You can’t experience first love twice. That was my problem walking into Jurassic World. I wanted so badly to fall in love again just as I had 22 years ago when I sat in a movie theater watching Stephen Spielberg’s Jurassic Park. My ten-year-old self sat wide-eyed, with my feet pulled up onto my seat so I could wrap my arms around my knees and hold myself tight as I watched the exhilarating terror taking place on the big screen.
Jurassic Park seamlessly blends horror, adventure, humor, philosophy, and suspense into a plot about how developments in genetics and bioengineering have made it possible to create a Dinosaur Disneyland. But it’s not just a film about amazing dinosaur attractions; it’s a film that asks its audience to experience, evaluate, and care about what we are seeing alongside the characters we are rooting for. Without a strong cast of multi–dimensional characters with whom we share an emotional connection, none of the wide-eyed thrills would feel as compelling. It’s the strength of the characters that drives the storytelling. There is so much at stake for them. No one is safe. Every single character is in constant danger of being eaten, crushed, or electrocuted.
Every scene in Jurassic Park is brimming with emotional and visual wow, but perhaps what I value the most is how the film doesn’t patronize its audience. It doesn’t take the path most traveled by big budget blockbusters and ONLY give us stylish spectacle without any substance. Rather, it challenges us to think about the ethical controversy generated by developments in genetics and bioengineering. It brings up the issue of human weakness and fallibility in the context of man vs nature, while also asking, “Does man have the right to play God?”
Jurassic World does the opposite. It’s an aggressive spectacle with very little substance. Set 22 years after the events in Jurassic Park, Isla Nublar (the Central American dinosaur island from Jurassic Park) has been open just long enough for park ticket sales and visitor satisfaction to decline. Apparently, over time, park visitors became increasingly bored by the commonplace dinosaur attractions and want “bigger, louder” dinosaurs with “more teeth” to wow them. The film assumes that same desire from its own audience. It creates a bigger, louder, and more violent film without any of the thoughtfulness, character development, and emotional wow of its predecessor.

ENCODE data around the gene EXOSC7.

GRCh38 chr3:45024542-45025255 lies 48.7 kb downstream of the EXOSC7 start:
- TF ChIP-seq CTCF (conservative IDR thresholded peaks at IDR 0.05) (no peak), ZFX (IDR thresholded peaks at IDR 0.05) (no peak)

The result is a hollow dinosaur movie that is too big, too fast, and keeps tripping over itself trying to be clever. It bombards us with CGI spectacle after CGI spectacle with a profound bitterness that implies a kind of disgust for its audience. It is almost as if the movie is yelling, “isn’t this what you wanted?” at us throughout its entire runtime.
Sure, the bigger, louder effects are…big and loud, but there is no sense of gravity, wonderment, wit, or suspense. We get too much of everything too fast. We see a bunch of CGI bodies getting eaten by CGI dinosaurs, but none of that seems to matter because the film never slows down to enough for any of those moments to register. There is never any real sense of danger or suspense because the film spends too much time hitting its marks and pandering to the lowest of audience expectations. Instead of compelling, character-driven storytelling, Jurassic World offers us lazy and predictable storytelling, campy acting, cheesy dialogue, one-dimensional characters, and a CGI-heavy production that would make for a better video game than a movie.
If we look at Jurassic World as a metaphor for the modern summer blockbuster culture of “bigger and badder” reboots, of cashing in on an audience’s collective nostalgia, then the hollowness of the film makes sense. It’s a tall order to try to manufacture nostalgia and pass it off as something that is innovative instead of a sub-standard replica, but it can be done. Mad Max: Fury Road is a testament to how inventive a summer blockbuster reboot can be.
I’m sure many people will forgive the hollowness of Jurassic World and enjoy it for the sheer spectacle it is. A part of me wishes I could have lowered my expectations and overlooked the irritating aspects that littered the film, but I just couldn’t. As I said before, you can’t experience first love twice and watching Jurassic World felt like a terrible first date with a guy who couldn’t stop looking at his reflection in the window behind me as he went on and on about how much money he makes. I’d rather just stay home with my dog and watch Jurassic Park.